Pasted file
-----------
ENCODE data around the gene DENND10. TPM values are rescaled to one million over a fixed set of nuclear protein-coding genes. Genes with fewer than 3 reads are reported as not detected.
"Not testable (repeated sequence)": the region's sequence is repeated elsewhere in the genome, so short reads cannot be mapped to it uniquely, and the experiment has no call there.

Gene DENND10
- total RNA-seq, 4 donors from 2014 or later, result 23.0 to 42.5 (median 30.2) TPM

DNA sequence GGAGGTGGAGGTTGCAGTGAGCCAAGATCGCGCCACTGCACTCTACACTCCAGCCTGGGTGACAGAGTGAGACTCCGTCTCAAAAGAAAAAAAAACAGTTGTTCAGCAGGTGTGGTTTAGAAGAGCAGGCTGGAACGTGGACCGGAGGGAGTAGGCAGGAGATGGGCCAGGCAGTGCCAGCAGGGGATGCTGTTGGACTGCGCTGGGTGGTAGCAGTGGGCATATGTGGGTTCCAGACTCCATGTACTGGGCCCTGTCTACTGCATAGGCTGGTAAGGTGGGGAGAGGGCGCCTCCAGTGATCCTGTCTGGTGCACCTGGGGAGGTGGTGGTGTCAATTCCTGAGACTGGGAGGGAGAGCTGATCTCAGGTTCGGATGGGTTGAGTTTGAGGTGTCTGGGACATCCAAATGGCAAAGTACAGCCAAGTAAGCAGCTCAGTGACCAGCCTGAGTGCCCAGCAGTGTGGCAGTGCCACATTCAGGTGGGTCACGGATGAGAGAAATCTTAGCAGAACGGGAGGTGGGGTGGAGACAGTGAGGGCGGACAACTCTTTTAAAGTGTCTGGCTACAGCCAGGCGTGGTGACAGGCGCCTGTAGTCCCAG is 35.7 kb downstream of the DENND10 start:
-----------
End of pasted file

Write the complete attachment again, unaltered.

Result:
ENCODE data around the gene DENND10. TPM values are rescaled to one million over a fixed set of nuclear protein-coding genes. Genes with fewer than 3 reads are reported as not detected.
"Not testable (repeated sequence)": the region's sequence is repeated elsewhere in the genome, so short reads cannot be mapped to it uniquely, and the experiment has no call there.

Gene DENND10
- total RNA-seq, 4 donors from 2014 or later, result 23.0 to 42.5 (median 30.2) TPM

DNA sequence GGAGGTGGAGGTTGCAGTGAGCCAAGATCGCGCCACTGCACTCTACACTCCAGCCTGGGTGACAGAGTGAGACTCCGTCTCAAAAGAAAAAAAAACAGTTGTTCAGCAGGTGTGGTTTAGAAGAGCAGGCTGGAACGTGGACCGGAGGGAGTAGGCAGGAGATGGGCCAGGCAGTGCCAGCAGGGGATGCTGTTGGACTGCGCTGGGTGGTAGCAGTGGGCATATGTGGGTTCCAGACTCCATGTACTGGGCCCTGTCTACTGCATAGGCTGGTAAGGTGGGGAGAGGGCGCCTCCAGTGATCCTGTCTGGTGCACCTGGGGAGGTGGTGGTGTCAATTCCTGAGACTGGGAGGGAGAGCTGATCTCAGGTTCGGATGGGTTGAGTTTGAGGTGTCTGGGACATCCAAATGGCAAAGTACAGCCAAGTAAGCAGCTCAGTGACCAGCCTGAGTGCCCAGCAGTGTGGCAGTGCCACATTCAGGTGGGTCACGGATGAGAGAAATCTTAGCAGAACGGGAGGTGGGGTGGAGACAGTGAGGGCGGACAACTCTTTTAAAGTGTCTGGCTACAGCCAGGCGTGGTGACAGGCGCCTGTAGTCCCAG is 35.7 kb downstream of the DENND10 start: